Non-renewable resource

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A coal mine in Wyoming, United States. Coal, produced over millions of years, is a finite and non-renewable resource on a human time scale.

A non-renewable resource (also called a finite resource) is a resource that does not renew itself at a sufficient rate for sustainable economic extraction in meaningful human time-frames. An example is carbon-based, organically-derived fuel. The original organic material, with the aid of heat and pressure, becomes a fuel such as oil or gas. Earth minerals and metal ores, fossil fuels (coal, petroleum, natural gas) and groundwater in certain aquifers are all considered non-renewable resources, though individual elements are almost always conserved.

In contrast, resources such as timber (when harvested sustainably) and wind (used to power energy conversion systems) are considered renewable resources, largely because their localized replenishment can occur within time frames meaningful to humans.

Earth minerals and metal ores[edit]

Main articles: Mineral and Ore
Further information: Mining

Earth minerals and metal ores are examples of non-renewable resources. The metals themselves are present in vast amounts in Earth's crust, and their extraction by humans only occurs where they are concentrated by natural geological processes (such as heat, pressure, organic activity, weathering and other processes) enough to become economically viable to extract. These processes generally take from tens of thousands to millions of years, through plate tectonics, tectonic subsidence and crustal recycling.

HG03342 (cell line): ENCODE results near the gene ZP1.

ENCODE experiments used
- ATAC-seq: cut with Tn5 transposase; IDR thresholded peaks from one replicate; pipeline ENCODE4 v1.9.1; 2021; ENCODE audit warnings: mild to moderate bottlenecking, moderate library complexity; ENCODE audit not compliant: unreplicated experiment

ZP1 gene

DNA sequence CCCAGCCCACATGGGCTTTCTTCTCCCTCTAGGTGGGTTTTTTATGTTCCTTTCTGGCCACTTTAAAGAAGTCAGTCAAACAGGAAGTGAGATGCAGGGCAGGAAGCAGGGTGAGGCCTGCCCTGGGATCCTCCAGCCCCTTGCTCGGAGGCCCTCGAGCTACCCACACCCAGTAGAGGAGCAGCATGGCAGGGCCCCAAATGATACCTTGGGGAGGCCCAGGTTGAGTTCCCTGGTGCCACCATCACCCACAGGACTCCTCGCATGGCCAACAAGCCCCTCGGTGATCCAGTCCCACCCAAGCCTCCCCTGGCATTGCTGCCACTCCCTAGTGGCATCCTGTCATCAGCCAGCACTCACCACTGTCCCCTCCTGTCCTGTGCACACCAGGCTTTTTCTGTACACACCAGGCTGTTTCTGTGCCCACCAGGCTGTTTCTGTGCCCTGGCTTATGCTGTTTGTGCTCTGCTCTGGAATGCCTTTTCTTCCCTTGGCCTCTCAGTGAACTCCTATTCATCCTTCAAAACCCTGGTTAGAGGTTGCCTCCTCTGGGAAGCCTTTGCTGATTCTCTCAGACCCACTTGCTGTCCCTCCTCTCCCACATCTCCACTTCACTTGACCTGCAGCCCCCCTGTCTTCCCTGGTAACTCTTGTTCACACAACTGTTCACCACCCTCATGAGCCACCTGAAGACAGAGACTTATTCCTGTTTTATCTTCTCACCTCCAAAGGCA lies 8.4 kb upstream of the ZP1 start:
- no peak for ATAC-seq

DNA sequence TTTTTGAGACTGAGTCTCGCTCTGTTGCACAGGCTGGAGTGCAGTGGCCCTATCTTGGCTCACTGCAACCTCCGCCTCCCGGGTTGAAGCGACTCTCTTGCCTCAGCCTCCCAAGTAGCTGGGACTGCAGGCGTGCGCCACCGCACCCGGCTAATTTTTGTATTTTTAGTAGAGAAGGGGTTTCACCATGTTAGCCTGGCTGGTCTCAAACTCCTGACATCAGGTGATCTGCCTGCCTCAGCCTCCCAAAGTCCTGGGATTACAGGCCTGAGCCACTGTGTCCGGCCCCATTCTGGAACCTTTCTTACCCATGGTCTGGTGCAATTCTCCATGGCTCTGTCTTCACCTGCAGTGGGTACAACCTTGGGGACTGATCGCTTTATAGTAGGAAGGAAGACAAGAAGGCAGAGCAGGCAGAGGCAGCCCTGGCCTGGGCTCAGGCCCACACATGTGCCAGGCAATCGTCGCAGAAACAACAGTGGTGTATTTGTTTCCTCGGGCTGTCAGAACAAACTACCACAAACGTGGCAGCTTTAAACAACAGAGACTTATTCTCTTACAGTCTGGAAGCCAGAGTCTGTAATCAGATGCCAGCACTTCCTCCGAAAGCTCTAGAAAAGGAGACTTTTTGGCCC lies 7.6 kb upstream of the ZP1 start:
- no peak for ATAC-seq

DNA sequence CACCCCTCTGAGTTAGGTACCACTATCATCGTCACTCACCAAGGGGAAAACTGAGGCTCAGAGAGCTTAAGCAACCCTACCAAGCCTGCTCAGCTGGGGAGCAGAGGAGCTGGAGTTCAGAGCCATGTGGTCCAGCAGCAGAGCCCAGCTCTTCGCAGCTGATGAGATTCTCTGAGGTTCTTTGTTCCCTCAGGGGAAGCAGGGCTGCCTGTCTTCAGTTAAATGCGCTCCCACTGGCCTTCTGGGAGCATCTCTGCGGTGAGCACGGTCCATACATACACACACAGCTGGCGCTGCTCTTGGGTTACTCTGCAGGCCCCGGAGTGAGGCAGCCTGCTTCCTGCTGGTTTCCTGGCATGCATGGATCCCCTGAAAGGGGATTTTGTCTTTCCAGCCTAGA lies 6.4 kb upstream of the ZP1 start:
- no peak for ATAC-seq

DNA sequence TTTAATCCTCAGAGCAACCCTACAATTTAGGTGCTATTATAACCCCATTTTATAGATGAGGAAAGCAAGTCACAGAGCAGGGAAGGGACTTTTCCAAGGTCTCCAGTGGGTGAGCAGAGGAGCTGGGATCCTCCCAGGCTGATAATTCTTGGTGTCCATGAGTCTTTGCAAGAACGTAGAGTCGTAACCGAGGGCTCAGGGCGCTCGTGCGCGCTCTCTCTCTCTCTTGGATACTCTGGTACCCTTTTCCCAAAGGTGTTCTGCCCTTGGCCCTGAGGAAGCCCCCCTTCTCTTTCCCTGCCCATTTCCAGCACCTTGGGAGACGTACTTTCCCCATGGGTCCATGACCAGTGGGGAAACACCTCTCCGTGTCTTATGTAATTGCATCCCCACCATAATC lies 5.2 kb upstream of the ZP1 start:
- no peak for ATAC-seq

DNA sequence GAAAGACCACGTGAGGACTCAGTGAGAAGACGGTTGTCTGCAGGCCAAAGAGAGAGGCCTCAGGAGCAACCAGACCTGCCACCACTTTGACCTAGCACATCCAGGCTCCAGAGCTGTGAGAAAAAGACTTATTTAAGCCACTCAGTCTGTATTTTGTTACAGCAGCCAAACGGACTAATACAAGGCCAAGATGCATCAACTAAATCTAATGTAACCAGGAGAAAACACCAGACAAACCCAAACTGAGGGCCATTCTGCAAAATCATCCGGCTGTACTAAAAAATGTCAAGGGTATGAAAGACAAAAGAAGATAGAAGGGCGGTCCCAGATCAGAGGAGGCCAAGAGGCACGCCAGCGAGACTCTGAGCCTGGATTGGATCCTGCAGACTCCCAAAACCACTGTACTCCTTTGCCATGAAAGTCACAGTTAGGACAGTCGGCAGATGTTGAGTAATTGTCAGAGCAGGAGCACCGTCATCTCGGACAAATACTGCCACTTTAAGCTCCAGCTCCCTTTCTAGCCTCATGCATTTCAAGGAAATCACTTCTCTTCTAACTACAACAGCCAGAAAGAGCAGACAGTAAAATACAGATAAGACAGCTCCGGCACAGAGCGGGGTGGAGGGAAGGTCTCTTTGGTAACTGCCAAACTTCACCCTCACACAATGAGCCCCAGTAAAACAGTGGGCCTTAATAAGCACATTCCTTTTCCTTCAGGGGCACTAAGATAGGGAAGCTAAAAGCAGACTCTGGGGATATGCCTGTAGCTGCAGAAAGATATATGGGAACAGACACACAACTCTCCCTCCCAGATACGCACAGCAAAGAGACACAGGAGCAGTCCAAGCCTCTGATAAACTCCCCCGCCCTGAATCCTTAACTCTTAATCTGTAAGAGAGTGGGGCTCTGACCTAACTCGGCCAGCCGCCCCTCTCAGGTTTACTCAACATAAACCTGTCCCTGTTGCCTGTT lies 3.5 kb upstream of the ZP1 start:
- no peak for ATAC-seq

The localized deposits of metal ores near the surface which can be extracted economically by humans are non-renewable in human time-frames. There are certain rare earth minerals and elements that are more scarce and exhaustible than others. These are in high demand in manufacturing, particularly for the electronics industry.

Most metal ores are considered vastly greater in supply to fossil fuels, because metal ores are formed by crustal-scale processes which make up a much larger portion of the Earth's near-surface environment, than those that form fossil fuels which are limited to areas where carbon-based life forms flourish, die, and are quickly buried.

Fossil fuels[edit]

Main article: Fossil fuel
Further information: Oil depletion

Natural resources such as coal, petroleum (crude oil) and natural gas take thousands of years to form naturally and cannot be replaced as fast as they are being consumed. Eventually it is considered that fossil-based resources will become too costly to harvest and humanity will need to shift its reliance to other sources of energy such as solar or wind power, see renewable energy.